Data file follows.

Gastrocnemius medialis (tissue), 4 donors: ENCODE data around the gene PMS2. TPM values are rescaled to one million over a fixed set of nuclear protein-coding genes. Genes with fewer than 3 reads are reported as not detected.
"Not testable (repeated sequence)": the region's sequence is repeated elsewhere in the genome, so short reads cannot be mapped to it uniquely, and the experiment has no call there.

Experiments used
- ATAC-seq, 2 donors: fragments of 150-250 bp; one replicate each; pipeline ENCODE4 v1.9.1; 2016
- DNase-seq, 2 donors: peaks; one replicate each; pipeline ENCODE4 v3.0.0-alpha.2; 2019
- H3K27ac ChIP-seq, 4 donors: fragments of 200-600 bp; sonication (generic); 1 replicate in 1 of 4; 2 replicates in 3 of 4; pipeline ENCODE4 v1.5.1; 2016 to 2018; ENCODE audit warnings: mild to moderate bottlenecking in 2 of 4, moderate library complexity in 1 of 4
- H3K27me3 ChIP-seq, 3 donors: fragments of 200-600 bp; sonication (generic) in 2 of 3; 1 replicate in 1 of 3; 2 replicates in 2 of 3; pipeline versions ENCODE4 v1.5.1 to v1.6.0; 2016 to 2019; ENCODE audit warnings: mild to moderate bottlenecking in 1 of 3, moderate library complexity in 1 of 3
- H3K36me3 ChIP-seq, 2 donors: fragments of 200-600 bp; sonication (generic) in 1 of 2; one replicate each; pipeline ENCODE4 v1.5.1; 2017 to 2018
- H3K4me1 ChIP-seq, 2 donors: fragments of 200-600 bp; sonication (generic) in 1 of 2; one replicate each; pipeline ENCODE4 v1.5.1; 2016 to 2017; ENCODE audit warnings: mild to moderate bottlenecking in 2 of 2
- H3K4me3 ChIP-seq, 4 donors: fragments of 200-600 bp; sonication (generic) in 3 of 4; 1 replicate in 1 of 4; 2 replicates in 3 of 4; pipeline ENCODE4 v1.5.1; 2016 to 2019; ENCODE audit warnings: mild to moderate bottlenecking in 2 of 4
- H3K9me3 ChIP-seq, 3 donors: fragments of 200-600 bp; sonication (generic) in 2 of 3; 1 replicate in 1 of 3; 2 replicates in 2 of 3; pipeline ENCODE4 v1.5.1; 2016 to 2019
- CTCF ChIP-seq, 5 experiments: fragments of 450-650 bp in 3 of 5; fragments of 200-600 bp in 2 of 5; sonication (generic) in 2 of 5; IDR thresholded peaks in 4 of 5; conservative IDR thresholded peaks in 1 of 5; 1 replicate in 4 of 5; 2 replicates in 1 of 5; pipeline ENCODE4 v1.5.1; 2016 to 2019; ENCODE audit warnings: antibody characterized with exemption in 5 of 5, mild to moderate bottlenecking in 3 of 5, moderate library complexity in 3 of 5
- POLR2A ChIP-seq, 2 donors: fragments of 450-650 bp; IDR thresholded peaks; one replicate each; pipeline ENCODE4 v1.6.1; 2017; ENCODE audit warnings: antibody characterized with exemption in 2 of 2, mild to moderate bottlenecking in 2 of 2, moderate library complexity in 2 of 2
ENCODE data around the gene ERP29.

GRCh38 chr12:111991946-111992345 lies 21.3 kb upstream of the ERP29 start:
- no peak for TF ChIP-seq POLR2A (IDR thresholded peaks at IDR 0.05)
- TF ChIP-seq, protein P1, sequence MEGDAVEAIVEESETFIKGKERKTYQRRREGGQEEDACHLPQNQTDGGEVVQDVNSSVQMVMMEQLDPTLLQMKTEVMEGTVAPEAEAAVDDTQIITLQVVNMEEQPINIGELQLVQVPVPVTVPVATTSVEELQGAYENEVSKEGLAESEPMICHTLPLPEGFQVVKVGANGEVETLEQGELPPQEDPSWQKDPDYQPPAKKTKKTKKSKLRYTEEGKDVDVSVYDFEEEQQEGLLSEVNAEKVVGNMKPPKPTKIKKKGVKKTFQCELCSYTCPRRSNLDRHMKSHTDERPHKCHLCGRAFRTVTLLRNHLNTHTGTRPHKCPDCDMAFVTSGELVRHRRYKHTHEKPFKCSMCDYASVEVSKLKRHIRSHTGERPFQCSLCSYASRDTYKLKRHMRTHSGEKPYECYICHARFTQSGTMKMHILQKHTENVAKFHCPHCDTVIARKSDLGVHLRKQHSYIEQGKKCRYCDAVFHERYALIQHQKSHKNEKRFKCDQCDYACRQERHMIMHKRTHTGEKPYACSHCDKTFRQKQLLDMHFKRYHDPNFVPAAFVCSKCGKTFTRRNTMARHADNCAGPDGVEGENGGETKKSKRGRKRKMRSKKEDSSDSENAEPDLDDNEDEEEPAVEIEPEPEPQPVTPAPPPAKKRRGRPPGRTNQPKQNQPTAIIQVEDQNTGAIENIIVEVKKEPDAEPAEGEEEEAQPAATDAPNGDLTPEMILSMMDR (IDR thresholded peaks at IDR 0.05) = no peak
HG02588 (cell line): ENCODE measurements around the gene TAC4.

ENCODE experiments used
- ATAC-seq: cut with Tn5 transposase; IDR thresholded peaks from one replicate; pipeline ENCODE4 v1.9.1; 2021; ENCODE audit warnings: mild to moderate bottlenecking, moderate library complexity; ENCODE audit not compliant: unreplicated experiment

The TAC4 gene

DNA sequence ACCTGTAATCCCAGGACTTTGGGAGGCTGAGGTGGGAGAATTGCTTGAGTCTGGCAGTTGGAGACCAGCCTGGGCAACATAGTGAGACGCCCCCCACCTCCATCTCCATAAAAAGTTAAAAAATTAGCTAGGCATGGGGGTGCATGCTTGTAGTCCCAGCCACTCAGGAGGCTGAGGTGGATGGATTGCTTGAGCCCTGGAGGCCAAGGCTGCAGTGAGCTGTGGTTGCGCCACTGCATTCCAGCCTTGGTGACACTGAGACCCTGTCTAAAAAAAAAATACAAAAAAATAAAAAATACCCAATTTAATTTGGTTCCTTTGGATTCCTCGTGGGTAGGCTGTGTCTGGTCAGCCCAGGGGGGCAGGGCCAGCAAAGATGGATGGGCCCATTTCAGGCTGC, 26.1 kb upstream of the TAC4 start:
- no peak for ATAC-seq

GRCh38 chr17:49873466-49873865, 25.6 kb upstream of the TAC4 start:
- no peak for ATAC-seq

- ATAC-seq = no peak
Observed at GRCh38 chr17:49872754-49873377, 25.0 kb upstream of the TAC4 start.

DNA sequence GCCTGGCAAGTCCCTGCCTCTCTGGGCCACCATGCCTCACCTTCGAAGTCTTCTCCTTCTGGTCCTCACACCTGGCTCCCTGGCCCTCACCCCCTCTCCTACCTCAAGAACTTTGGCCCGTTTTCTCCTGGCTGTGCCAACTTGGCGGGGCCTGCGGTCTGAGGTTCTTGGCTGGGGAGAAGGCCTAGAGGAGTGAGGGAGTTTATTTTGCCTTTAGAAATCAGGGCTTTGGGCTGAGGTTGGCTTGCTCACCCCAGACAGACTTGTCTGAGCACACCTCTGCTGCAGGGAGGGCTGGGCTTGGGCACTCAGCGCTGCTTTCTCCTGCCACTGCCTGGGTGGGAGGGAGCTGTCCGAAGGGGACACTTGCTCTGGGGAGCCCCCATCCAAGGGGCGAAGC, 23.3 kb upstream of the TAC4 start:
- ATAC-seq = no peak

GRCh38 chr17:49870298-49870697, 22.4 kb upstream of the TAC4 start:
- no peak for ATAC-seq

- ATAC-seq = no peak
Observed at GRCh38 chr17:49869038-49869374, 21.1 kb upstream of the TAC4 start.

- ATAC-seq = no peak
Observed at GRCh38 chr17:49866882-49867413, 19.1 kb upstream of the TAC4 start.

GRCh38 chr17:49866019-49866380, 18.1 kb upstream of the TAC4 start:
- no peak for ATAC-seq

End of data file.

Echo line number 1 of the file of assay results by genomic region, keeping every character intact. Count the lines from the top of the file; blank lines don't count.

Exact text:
Gastrocnemius medialis (tissue), 4 donors: ENCODE data around the gene PMS2. TPM values are rescaled to one million over a fixed set of nuclear protein-coding genes. Genes with fewer than 3 reads are reported as not detected.